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Risk Communication

Risk communication is an interactive process of exchange of information and opinion on risk among risk assessors, risk managers, and other interested parties. It is most effective when integrated with risk analysis and risk management and requires the involvement of stakeholders. Problems for risk communicators involve how to reach the intended audience, to make the risk comprehensible and relatable to other risks, how to pay appropriate respect to the audience's values related to the risk, how to predict the audience's response to the communication, etc. A main goal of risk communication is to improve collective and individual decision making.
The U.S. Environmental Protection Agency expressed seven cardinal rules for the practice of risk communication:

  • accept and involve the public/other consumers as legitimate partners (e.g. stakeholders);
  • plan carefully and evaluate your efforts with a focus on your strengths, weaknesses, opportunities, and threats (SWOT);
  • listen to the stakeholders specific concerns;
  • be honest, frank, and open;
  • coordinate and collaborate with other credible sources;
  • meet the needs of the media;
  • speak clearly and with compassion.

An outbreak is a sudden rise in the occurrence (the number of cases) of a disease. Some outbreaks are expected each year, like influenza, hand-foot-and-mouth disease, and bronchiolitis. This term might be used when a single case of an unusual disease occurs. In 2006, a team of researchers, epidemiologists and informaticians at Children's Hospital Boston developed HealthMap, an online tool for disease outbreak monitoring and real-time surveillance of emerging public health threats.

Risk communication is an interactive process of exchange of information and opinion on risk among risk assessors, risk managers, and other interested parties. It is most effective when integrated with risk analysis and risk management and requires the involvement of stakeholders. Problems for risk communicators involve how to reach the intended audience, to make the risk comprehensible and relatable to other risks, how to pay appropriate respect to the audience's values related to the risk, how to predict the audience's response to the communication, etc. A main goal of risk communication is to improve collective and individual decision making.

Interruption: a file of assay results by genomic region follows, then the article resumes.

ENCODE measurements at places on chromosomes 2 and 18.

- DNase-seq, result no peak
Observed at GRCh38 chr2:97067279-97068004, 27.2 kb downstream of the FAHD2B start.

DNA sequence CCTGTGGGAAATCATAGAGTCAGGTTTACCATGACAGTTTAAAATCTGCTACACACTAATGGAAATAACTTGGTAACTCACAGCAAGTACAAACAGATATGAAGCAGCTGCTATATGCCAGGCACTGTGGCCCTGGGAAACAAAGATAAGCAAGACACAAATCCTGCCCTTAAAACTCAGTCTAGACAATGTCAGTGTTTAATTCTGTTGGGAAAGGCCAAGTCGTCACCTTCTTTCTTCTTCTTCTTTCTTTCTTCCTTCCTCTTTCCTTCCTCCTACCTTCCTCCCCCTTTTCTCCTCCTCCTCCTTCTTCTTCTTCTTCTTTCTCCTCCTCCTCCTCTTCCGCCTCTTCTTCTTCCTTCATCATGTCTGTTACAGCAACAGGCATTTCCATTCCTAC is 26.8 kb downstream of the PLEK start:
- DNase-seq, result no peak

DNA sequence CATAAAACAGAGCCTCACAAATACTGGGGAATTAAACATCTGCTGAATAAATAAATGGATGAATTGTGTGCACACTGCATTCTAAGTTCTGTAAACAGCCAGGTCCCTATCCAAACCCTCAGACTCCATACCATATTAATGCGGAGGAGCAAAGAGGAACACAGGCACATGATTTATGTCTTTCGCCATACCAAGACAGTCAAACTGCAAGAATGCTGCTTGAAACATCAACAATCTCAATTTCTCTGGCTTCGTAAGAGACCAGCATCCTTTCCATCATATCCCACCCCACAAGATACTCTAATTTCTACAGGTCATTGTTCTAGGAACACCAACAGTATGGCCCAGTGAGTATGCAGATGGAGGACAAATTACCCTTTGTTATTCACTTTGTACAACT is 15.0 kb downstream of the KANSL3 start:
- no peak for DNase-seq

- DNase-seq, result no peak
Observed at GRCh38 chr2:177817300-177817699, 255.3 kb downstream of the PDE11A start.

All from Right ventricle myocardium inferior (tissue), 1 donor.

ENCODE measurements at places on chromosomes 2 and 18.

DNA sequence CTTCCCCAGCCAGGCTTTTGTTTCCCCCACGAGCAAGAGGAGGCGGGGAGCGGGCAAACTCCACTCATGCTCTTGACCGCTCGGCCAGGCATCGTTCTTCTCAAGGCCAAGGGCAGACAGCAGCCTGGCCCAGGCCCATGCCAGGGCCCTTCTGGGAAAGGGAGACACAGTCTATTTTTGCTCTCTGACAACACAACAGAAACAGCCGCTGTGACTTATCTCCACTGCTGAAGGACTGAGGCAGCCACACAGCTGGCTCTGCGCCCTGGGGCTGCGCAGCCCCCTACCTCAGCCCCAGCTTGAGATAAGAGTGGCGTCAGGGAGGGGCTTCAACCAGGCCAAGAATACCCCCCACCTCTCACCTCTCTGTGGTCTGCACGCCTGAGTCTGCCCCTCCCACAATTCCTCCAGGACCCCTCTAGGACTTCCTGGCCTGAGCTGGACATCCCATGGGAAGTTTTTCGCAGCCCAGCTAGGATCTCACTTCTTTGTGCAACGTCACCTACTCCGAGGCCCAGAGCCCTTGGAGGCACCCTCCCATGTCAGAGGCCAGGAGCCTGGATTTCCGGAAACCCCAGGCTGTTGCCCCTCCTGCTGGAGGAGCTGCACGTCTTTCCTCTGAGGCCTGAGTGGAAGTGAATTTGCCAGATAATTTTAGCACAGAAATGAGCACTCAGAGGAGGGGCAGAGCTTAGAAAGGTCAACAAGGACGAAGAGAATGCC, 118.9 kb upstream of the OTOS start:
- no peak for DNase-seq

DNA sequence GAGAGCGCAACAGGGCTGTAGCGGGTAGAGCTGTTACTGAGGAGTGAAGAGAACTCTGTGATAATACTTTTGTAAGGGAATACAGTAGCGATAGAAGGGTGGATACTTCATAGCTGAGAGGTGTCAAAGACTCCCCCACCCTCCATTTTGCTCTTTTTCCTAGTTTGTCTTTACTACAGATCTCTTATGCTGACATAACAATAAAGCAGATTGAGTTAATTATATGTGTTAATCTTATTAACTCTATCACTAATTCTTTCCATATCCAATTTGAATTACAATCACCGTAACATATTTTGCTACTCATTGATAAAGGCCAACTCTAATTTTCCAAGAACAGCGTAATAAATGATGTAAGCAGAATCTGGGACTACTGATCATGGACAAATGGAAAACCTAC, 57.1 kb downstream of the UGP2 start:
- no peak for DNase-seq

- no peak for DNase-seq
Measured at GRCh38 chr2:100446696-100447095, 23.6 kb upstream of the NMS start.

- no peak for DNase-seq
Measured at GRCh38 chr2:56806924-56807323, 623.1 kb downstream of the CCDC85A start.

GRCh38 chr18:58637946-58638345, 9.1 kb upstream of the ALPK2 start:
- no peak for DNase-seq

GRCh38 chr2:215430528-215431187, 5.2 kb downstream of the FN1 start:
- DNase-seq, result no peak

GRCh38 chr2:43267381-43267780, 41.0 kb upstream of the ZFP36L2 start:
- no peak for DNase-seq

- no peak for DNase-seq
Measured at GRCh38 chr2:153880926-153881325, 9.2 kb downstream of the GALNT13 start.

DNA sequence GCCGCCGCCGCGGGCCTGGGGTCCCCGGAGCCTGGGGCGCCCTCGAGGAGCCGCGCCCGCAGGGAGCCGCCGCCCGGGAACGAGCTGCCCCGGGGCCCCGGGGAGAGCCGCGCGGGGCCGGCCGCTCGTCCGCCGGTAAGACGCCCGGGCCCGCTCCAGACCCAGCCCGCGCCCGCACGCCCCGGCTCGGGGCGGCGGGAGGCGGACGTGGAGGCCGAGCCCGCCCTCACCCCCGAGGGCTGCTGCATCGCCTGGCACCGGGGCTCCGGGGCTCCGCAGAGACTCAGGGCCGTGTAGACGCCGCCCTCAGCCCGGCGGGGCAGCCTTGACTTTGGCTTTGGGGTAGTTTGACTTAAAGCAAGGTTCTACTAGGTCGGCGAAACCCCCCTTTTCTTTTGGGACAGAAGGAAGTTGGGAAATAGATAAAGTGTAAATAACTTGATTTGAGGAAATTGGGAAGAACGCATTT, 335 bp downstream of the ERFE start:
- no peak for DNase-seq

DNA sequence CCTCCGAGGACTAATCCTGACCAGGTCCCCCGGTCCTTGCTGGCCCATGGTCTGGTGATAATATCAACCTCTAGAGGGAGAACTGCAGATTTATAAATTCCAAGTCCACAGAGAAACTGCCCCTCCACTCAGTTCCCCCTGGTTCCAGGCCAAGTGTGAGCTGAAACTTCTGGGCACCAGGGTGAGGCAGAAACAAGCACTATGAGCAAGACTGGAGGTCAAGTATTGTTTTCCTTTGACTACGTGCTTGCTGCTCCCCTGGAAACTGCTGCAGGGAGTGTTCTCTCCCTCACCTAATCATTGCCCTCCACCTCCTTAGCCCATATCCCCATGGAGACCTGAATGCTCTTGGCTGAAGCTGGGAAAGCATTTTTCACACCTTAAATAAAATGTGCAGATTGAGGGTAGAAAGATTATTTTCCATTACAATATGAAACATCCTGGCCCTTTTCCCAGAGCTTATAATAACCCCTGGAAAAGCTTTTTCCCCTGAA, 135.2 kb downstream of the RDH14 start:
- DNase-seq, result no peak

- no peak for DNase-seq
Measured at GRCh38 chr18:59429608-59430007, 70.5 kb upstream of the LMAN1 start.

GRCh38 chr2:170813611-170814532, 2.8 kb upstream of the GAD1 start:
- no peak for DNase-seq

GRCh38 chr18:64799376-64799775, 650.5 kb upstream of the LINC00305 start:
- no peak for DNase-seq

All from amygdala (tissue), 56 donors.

The U.S. Environmental Protection Agency expressed seven cardinal rules for the practice of risk communication:

  • accept and involve the public/other consumers as legitimate partners (e.g. stakeholders);
  • plan carefully and evaluate your efforts with a focus on your strengths, weaknesses, opportunities, and threats (SWOT);
  • listen to the stakeholders specific concerns;
  • be honest, frank, and open;
  • coordinate and collaborate with other credible sources;
  • meet the needs of the media;
  • speak clearly and with compassion.
Risk perception is the subjective judgment that people make about the characteristics and severity of a risk and it is one of the core concepts in theories of health behaviour. It has been demonstrated that a clearer perception of the risk by the population leads to a higher effectiveness of the protective measures established by health institutions. The TELL ME project believes that a key point for an adequate, transparent and targeted communication, is the narrative dimension, since through narratives people experience and comprehend life, cope with their fears and deal with complex challenges.

Risk communication is an interactive process of exchange of information and opinion on risk among risk assessors, risk managers, and other interested parties. It is most effective when integrated with risk analysis and risk management and requires the involvement of stakeholders. Problems for risk communicators involve how to reach the intended audience, to make the risk comprehensible and relatable to other risks, how to pay appropriate respect to the audience's values related to the risk, how to predict the audience's response to the communication, etc. A main goal of risk communication is to improve collective and individual decision making.
The U.S. Environmental Protection Agency expressed seven cardinal rules for the practice of risk communication:

  • accept and involve the public/other consumers as legitimate partners (e.g. stakeholders);
  • plan carefully and evaluate your efforts with a focus on your strengths, weaknesses, opportunities, and threats (SWOT);
  • listen to the stakeholders specific concerns;
  • be honest, frank, and open;
  • coordinate and collaborate with other credible sources;
  • meet the needs of the media;
  • speak clearly and with compassion.

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